People v. Girard, Docket No. 77-106

Decision Date03 April 1980
Docket NumberDocket No. 77-106
PartiesPEOPLE of the State of Michigan, Plaintiff-Appellee, v. David Philip GIRARD, Defendant-Appellant.
CourtCourt of Appeal of Michigan — District of US

James R. Neuhard, State App. Defender, Chari K. Grove, Asst. State App. Defender, Detroit, for defendant-appellant.

Frank J. Kelley, Atty. Gen., Robert A. Derengoski, Sol. Gen., William L. Cahalan, Pros. Atty., E. Reilly Wilson, App. Chief Pros. Atty., Don W. Atkins, Asst. Pros. Atty., for plaintiff-appellee.

Before BRONSON, P. J., and RILEY and QUINNELL, * JJ.

PER CURIAM.

Defendant was convicted after a jury trial of second-degree murder, M.C.L. § 750.317; M.S.A. § 28.549, in the stabbing death of Lloyd Adams. He was sentenced to a prison term of from 40 to 60 years and now appeals by right.

Defendant did not deny the killing, but relied at trial on an insanity defense. The principal issue on appeal is whether the trial court erred in its insanity instructions. The instructions given appear to have been drawn from the common law of Michigan, despite the fact that effective prior to the instant case the Legislature had undertaken to codify the Michigan law on insanity in a manner at least facially distinguishable from the common law. 1 We must determine whether the differences between the old and new standards for measuring criminal responsibility are significant enough to warrant reversal in the instant case.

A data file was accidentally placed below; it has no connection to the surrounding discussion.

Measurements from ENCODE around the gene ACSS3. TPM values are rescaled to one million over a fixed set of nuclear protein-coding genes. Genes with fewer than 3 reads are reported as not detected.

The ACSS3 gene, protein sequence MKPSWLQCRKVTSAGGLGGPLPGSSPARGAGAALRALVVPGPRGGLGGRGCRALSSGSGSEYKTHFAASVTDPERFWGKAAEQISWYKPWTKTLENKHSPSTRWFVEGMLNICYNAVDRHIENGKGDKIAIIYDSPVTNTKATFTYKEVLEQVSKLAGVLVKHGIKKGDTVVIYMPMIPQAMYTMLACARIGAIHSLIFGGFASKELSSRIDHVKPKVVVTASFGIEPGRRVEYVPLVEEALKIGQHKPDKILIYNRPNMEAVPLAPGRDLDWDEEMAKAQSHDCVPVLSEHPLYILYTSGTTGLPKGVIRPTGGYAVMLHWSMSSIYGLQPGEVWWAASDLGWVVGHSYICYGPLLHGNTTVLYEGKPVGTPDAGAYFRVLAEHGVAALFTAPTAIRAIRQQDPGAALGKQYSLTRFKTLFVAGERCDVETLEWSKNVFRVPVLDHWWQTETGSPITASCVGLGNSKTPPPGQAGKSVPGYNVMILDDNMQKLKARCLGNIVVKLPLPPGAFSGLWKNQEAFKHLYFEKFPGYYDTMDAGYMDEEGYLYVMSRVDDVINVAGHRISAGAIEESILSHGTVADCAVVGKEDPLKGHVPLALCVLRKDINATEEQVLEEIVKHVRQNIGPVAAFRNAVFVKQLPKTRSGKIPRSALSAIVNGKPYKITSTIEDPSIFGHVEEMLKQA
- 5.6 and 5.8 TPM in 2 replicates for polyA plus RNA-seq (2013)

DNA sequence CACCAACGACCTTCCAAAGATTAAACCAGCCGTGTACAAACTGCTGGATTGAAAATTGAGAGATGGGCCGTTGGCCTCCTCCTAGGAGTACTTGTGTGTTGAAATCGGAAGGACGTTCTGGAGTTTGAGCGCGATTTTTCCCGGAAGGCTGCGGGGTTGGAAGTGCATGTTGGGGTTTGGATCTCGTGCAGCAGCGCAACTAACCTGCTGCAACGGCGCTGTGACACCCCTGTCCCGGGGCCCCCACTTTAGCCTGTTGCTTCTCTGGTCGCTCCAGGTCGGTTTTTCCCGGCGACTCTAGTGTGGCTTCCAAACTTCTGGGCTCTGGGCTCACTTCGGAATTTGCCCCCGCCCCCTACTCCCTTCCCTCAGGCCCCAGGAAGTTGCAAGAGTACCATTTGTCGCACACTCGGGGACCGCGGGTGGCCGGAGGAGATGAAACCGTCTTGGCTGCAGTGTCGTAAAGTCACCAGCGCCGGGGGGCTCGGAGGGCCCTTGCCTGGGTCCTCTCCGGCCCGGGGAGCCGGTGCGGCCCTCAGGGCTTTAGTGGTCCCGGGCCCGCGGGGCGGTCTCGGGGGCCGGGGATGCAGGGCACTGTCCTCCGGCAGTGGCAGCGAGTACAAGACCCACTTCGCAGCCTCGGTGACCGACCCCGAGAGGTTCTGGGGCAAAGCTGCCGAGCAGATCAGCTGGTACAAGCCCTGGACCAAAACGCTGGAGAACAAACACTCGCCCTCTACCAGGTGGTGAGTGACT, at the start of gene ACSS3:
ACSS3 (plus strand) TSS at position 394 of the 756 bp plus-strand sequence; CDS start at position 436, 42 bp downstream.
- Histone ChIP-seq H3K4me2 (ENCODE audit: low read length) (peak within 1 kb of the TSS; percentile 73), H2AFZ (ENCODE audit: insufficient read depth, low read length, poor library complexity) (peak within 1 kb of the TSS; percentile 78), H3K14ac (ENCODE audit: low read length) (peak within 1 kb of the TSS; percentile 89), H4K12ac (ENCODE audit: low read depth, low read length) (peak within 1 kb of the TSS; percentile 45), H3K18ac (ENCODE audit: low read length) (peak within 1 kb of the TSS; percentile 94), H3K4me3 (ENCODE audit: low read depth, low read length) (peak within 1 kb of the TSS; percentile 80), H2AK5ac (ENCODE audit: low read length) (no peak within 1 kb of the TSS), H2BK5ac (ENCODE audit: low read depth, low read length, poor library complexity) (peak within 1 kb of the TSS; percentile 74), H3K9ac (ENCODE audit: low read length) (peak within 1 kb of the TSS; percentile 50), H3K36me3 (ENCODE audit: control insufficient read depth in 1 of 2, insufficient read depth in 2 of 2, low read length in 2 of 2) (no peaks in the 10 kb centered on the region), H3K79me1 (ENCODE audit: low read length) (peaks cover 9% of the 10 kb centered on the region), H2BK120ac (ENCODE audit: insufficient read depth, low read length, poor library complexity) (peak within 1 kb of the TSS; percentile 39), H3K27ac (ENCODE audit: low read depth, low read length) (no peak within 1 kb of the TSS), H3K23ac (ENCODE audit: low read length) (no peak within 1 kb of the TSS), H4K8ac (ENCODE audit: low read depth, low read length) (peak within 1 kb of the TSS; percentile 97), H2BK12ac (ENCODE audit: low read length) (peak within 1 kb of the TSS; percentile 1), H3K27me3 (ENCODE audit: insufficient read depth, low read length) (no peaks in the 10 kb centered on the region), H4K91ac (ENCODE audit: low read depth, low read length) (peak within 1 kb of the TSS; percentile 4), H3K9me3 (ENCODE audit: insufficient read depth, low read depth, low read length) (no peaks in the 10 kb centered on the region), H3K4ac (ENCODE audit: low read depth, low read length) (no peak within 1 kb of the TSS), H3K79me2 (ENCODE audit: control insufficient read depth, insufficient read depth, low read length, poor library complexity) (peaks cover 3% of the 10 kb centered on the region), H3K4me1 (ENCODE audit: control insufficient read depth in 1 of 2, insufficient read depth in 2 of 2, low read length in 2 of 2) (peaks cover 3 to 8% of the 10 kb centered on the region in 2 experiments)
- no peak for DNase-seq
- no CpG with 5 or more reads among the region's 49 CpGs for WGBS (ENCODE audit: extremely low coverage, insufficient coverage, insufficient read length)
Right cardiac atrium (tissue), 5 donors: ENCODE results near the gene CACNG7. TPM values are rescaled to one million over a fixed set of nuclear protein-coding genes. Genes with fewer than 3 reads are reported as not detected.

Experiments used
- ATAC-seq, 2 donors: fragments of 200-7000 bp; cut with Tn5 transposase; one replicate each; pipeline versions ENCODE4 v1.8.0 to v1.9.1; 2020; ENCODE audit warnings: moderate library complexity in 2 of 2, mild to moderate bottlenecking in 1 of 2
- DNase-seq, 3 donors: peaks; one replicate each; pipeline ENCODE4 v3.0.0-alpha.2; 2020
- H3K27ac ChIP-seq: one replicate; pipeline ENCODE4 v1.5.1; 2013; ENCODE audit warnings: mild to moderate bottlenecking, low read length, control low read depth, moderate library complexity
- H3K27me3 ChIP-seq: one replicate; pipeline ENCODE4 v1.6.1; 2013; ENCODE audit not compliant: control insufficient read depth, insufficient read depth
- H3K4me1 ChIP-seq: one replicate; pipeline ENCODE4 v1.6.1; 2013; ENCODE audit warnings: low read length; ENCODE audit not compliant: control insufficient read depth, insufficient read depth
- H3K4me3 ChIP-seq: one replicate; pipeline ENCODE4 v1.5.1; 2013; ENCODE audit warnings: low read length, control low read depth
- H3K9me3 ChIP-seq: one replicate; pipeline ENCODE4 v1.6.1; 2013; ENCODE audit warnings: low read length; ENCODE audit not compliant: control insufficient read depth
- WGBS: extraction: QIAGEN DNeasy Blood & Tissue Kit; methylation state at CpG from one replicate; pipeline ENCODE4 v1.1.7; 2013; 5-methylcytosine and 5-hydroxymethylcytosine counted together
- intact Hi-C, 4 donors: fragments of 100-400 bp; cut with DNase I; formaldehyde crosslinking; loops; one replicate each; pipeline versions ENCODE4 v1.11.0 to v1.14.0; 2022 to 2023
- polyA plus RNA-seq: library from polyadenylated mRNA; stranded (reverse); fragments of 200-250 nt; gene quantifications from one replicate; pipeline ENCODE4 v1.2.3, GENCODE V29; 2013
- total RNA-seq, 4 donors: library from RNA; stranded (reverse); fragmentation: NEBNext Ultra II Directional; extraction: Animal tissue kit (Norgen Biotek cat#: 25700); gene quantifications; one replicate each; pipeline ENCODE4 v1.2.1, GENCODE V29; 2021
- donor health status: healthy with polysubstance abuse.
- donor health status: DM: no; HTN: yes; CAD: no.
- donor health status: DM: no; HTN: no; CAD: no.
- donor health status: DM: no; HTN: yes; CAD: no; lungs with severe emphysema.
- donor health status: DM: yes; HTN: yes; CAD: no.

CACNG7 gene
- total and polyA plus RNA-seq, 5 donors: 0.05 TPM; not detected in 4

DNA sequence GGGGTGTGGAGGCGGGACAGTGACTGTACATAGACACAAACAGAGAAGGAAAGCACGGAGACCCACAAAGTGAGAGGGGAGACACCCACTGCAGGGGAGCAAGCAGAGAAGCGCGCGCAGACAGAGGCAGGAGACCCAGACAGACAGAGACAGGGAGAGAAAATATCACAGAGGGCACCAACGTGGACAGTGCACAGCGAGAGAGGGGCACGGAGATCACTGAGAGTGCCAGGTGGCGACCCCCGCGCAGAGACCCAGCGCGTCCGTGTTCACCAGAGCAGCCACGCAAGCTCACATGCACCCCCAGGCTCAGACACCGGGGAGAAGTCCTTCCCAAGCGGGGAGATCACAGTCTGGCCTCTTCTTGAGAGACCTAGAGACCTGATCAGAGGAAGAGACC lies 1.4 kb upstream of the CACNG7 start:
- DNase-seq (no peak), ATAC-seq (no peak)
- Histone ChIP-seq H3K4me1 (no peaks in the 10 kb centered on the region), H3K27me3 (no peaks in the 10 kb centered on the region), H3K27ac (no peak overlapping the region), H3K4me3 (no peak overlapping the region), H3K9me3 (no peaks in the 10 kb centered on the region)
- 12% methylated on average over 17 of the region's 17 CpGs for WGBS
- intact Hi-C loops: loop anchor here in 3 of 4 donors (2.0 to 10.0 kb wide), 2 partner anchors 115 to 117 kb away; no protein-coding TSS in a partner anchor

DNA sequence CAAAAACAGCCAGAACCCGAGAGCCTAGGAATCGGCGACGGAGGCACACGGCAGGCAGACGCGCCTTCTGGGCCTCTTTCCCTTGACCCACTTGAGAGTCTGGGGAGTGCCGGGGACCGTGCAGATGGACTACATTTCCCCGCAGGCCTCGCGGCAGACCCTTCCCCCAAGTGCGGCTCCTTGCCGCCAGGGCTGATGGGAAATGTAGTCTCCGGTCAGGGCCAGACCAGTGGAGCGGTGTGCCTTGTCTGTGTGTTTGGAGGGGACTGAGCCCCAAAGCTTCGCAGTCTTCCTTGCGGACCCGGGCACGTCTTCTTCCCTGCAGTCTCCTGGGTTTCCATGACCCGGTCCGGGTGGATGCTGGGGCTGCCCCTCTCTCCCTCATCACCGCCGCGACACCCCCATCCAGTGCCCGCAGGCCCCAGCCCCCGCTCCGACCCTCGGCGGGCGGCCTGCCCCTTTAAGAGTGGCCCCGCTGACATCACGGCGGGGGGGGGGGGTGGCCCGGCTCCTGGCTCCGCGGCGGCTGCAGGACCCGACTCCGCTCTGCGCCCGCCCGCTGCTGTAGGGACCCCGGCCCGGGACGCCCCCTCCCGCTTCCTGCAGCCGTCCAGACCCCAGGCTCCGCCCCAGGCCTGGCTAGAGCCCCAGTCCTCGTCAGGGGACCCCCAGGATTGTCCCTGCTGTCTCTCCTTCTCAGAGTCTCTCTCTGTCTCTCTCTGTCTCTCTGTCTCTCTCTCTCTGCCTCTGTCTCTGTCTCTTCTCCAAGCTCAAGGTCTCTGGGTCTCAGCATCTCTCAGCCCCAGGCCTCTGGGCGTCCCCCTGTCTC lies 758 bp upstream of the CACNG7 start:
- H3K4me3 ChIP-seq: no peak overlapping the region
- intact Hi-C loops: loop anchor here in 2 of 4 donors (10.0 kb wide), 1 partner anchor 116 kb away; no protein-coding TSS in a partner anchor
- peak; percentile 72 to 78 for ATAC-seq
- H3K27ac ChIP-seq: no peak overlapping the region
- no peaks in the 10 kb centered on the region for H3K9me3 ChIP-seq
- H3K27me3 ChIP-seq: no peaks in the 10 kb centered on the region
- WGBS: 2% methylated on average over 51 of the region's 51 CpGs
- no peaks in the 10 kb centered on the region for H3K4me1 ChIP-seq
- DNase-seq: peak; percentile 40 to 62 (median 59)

When defendant has expressed the intention of raising an insanity defense, the trial court is required to instruct the jury on the definition of legal insanity before any testimony is presented on that issue. M.C.L. § 768.29a(1); M.S.A. § 28.1052(1)(1), People v. Mikulin, 84 Mich.App. 705, 270 N.W.2d 500 (1978). 2 The statute defining legal insanity states:

"A person is legally insane if, as a result of mental illness as defined in section 400a of Act No. 258 of the Public Acts of 1974, being section 330.1400a of the Michigan Compiled Laws, or as a result of mental retardation as defined in section 500(g) of Act No. 258 of the Public Acts of 1974, being section 300.1500 of the Michigan Compiled Laws, that person lacks substantial capacity either to appreciate the wrongfulness of his conduct or to conform his conduct to the requirements of law." M.C.L. § 768.21a(1); M.S.A. § 28.1044(1)(1).